The discussion started over a few articles trumpeting the fact that the middle class these days is actually doing quite well, in spite of what "pessimists" say. One of the facts they point to as proof is that "in 1979, only 12% of "prime-age households" (that is, singles or couples age 25-59) earned more than $100,000, today, 24% of such households have crossed the $100,000 line". It's not clear to me if they are talking about inflation adjusted incomes but even if they are I think they are missing (maybe intentionally) part of the problem by using the term "household". In 1979 I was 15 years old and like every kid I knew my mother didn't work. I don't think any of us even knew the concept of daycare. Our household income was my dad's. He was a career Navy officer and did pretty well. He was well short of $100k but we were comfortably middle class. Today my wife and I both work and are also comfortably middle class but with day care costs (at least before my kids started school) of around $20k a year. We are pretty much in the same social position as may family was in 1972 but now it takes two incomes to do it and a good part of the time our children are being raised by people other than us. I'm guessing the story is the same all over the country. There are several other facets to the argument and I'm not complaining (much) about my lot in life, but I think it's a mistake to pretend there haven't been some major changes in the last 30 years (for good and ill) that have a bearing on just how well off the middle class really is today.
There are five ways you could talk about the middle class in the current economy:
1. You could argue that the middle class faces serious economic stresses and anxieties, and government should help them deal with those things. That's kind of the position Senator Schumer has taken with his book Positively American, and with it, he's embraced some of the same policies, such as making college tuition deductible. I disagree with Schumer about his approach, but at least his solution fits his diagnosis of the problem.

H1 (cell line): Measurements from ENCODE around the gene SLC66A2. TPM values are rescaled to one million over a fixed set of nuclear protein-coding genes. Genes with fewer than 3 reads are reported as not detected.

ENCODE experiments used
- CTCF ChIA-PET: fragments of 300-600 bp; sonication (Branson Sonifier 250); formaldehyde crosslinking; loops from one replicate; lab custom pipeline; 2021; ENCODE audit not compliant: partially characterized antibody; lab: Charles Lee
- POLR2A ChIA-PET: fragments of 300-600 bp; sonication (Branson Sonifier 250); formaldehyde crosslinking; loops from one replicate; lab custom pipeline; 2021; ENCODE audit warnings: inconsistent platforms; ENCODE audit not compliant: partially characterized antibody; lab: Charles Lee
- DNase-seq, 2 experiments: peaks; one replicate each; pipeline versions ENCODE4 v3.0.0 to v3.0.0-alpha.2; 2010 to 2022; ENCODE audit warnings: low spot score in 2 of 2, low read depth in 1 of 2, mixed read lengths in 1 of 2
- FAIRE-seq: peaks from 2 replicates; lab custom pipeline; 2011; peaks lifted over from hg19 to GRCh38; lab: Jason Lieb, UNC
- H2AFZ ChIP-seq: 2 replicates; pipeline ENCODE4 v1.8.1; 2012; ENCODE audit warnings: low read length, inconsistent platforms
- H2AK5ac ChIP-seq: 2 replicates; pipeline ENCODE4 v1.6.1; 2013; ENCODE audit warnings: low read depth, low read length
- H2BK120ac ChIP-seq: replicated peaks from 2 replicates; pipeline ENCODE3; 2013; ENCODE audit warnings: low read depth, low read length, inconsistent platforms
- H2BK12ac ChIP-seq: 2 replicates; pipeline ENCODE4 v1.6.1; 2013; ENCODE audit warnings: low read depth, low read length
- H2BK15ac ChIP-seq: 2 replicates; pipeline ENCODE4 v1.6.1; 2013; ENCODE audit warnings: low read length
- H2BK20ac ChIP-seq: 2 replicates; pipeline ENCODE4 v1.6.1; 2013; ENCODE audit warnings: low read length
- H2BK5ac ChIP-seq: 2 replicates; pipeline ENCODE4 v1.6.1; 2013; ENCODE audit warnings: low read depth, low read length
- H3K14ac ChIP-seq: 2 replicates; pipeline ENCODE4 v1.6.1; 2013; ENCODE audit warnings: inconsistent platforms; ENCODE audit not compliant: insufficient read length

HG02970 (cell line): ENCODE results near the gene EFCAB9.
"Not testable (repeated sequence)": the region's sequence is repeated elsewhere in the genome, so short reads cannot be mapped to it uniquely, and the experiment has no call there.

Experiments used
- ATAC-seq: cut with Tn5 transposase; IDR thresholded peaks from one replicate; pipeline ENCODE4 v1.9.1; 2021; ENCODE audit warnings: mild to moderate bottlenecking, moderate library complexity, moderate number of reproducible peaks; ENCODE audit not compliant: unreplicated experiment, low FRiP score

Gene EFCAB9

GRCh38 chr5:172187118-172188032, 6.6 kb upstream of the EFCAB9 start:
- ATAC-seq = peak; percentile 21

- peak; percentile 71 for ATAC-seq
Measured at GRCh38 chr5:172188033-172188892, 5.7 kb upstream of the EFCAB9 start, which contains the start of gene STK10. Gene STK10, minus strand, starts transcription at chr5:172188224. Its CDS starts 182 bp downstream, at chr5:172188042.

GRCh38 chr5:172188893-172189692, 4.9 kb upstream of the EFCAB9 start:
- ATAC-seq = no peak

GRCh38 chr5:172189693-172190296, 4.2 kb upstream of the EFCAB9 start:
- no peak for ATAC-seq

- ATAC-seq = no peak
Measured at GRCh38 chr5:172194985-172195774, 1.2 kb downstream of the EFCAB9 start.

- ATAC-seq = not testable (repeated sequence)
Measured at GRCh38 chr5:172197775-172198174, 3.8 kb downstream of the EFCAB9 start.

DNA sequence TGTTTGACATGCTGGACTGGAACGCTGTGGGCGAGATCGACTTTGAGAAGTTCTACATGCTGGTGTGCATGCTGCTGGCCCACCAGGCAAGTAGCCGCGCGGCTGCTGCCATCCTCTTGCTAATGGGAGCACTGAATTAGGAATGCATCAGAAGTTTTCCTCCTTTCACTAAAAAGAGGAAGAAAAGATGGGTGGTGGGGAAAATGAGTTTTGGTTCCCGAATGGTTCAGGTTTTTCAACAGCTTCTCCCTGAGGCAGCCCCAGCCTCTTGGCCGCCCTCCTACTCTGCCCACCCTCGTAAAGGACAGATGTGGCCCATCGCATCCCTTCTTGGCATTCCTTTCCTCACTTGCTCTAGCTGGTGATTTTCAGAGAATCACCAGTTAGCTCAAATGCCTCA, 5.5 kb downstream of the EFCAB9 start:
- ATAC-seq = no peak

2. You could argue that both the middle class and the working poor face increasing stresses, anxieties and insecurities, and there's a need for either universal programs that address that shared experience of insecurity (universal health care, wage insurance) or fundamental macroeconomic changes that would lead to a tighter labor market. That's more or less the position represented by, say, the Economic Policy Institute's "Shared Prosperity" project.
3. You could argue that the middle class is doing okay, but those below the median income – not just the poor, but those hanging on the precipice of the middle class and trying to climb up – are having a hard time of it, and we need policies that help their mobility, out of a moral obligation and out of our vision of America as a land of opportunity. This would be more or less John Edwards' "Two Americas" of 2004. (And not totally incompatible with option 2.)
4. You could argue that the middle class is doing fine, and therefore we should just keep doing what we've been doing, keep taxes and regulations low and let people "keep more of what they earn." This is Republican orthodoxy at the moment.
5. You could argue that the middle class is doing just fine, but we Democrats should throw a bunch of expensive tax credits and other benefits their way anyway because maybe they'll like us and vote for us.
Excellent post, the main thing I see is that there are few jobs that actually provide a living wage for people with no or limited higher education. I believe this is because our actual productive capacity of goods has been outsourced to other countries. I remember the 60's , i came from a very working and middle class area of michigan, people werent rich but it was a good life. The jobs that supported that do not exist anymore, they are now service jobs that pay $7-12 per hour. (or even the production jobs in lumber or plywood milling only pay about that much as well as there is no salary competition other than the service or retail industry)
In addition stipulating $100k in household income means nothing as you noted in terms of inflation, but also you have to place the amount of debt the household carries. Mortgages of over $200,000, college debt and credit card debt I am sure offset the net amount of household assets as compared to 1960's or early 1972. Any current measurement of household debt published is overwhelming to read.
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